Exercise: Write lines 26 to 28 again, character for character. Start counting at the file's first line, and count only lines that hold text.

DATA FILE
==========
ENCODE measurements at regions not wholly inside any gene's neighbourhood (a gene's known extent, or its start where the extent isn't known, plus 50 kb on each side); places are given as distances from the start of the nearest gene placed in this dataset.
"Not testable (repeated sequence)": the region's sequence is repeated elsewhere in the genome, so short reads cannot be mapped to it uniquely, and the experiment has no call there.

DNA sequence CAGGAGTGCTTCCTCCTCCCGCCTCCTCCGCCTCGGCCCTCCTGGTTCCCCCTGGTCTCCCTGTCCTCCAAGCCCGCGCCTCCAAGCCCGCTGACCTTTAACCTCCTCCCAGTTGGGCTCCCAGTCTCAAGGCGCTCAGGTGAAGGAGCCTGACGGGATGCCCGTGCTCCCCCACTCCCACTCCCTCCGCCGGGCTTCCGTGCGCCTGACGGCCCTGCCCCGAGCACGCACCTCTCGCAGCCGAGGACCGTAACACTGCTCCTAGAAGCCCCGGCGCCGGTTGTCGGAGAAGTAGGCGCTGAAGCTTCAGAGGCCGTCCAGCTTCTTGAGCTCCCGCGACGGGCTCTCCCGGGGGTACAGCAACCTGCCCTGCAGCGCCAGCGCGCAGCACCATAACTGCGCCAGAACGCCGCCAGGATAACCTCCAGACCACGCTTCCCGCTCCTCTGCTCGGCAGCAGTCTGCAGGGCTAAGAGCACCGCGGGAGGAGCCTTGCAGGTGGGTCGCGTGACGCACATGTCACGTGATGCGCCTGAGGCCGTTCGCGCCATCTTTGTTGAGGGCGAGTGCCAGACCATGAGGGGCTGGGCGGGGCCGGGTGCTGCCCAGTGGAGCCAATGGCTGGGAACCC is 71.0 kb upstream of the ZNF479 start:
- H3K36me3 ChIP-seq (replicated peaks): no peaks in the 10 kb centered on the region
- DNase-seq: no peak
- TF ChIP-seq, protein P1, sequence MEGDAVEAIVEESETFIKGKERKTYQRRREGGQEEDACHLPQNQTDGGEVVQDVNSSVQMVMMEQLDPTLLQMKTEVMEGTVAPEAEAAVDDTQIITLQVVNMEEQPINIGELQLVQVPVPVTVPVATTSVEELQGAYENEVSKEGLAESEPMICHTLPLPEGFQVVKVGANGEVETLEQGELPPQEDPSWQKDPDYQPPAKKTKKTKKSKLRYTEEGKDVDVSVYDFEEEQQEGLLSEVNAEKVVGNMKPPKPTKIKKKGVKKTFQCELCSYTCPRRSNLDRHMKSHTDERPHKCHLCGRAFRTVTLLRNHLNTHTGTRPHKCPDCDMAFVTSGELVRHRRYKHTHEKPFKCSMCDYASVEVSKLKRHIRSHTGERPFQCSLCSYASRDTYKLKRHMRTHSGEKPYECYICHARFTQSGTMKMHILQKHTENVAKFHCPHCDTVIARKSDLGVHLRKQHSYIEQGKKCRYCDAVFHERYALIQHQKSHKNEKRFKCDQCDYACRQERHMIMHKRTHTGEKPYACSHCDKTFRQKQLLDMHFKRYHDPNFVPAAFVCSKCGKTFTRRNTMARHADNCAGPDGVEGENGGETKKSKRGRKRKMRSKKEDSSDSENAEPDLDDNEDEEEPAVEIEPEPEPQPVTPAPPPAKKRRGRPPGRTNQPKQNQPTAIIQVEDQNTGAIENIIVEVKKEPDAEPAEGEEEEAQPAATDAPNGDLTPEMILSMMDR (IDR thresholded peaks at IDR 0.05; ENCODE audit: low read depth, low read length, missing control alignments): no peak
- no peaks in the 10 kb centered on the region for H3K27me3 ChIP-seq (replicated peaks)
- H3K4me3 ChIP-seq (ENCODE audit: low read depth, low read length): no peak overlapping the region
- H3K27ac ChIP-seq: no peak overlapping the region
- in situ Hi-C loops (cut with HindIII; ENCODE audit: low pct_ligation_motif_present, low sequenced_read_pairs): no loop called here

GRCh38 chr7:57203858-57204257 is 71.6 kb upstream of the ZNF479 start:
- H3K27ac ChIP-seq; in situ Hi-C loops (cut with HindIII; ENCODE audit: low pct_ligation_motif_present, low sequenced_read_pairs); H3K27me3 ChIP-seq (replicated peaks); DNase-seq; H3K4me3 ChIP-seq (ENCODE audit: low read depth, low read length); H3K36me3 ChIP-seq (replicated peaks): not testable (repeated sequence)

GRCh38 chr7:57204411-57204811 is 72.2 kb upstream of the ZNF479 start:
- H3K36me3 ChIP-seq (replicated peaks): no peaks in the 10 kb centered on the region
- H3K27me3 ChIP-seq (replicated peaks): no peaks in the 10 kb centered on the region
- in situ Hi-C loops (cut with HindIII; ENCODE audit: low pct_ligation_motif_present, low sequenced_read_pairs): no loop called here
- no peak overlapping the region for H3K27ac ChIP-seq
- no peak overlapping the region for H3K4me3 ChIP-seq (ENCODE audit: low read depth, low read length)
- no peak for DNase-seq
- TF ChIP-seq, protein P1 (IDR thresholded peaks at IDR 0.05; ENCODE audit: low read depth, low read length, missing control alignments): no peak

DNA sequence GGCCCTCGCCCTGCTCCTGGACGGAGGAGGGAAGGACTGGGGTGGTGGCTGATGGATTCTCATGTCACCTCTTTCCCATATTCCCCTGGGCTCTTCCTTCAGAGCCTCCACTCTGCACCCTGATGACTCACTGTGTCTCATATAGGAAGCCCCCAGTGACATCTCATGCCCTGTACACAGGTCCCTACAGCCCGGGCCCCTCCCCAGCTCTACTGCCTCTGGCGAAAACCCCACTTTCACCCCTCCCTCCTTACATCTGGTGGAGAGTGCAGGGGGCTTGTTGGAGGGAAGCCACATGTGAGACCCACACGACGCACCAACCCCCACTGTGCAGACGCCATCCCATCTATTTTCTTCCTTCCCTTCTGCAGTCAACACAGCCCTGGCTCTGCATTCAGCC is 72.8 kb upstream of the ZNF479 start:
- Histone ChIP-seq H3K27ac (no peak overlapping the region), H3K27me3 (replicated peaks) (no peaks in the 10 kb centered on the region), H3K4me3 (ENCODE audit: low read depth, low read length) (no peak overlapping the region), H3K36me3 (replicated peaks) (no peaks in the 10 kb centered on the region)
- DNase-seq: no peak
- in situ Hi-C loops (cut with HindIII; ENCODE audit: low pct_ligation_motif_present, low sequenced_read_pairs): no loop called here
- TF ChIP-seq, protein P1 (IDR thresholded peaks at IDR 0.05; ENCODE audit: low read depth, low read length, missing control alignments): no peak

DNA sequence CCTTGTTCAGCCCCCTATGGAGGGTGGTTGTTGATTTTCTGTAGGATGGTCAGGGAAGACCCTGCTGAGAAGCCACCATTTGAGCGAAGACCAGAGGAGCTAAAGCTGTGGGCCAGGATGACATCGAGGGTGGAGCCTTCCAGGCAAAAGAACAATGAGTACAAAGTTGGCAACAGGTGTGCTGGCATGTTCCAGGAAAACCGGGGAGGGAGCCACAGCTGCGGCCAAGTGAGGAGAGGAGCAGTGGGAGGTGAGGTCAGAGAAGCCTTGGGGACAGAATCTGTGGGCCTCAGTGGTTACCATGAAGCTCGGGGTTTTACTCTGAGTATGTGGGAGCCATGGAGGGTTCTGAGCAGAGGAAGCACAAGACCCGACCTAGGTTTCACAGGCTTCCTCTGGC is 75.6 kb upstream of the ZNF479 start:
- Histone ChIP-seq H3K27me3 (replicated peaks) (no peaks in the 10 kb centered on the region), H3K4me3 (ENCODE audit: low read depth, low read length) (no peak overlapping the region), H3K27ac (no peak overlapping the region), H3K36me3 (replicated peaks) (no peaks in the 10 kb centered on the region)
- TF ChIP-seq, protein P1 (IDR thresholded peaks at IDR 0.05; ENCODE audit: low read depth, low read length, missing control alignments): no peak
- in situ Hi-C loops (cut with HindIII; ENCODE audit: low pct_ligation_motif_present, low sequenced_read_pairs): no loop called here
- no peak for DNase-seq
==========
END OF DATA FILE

DNA sequence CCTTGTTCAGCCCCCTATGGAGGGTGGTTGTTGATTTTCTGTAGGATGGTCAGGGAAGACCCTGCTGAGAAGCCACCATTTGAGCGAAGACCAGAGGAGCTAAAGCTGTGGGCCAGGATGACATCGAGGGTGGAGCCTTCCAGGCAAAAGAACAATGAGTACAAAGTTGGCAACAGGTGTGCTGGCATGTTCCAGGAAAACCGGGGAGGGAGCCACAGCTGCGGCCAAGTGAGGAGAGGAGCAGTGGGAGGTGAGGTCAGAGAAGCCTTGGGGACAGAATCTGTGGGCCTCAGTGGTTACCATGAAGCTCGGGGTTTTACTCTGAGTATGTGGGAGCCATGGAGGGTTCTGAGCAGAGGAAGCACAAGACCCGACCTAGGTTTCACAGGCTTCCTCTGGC is 75.6 kb upstream of the ZNF479 start:
- Histone ChIP-seq H3K27me3 (replicated peaks) (no peaks in the 10 kb centered on the region), H3K4me3 (ENCODE audit: low read depth, low read length) (no peak overlapping the region), H3K27ac (no peak overlapping the region), H3K36me3 (replicated peaks) (no peaks in the 10 kb centered on the region)
- TF ChIP-seq, protein P1 (IDR thresholded peaks at IDR 0.05; ENCODE audit: low read depth, low read length, missing control alignments): no peak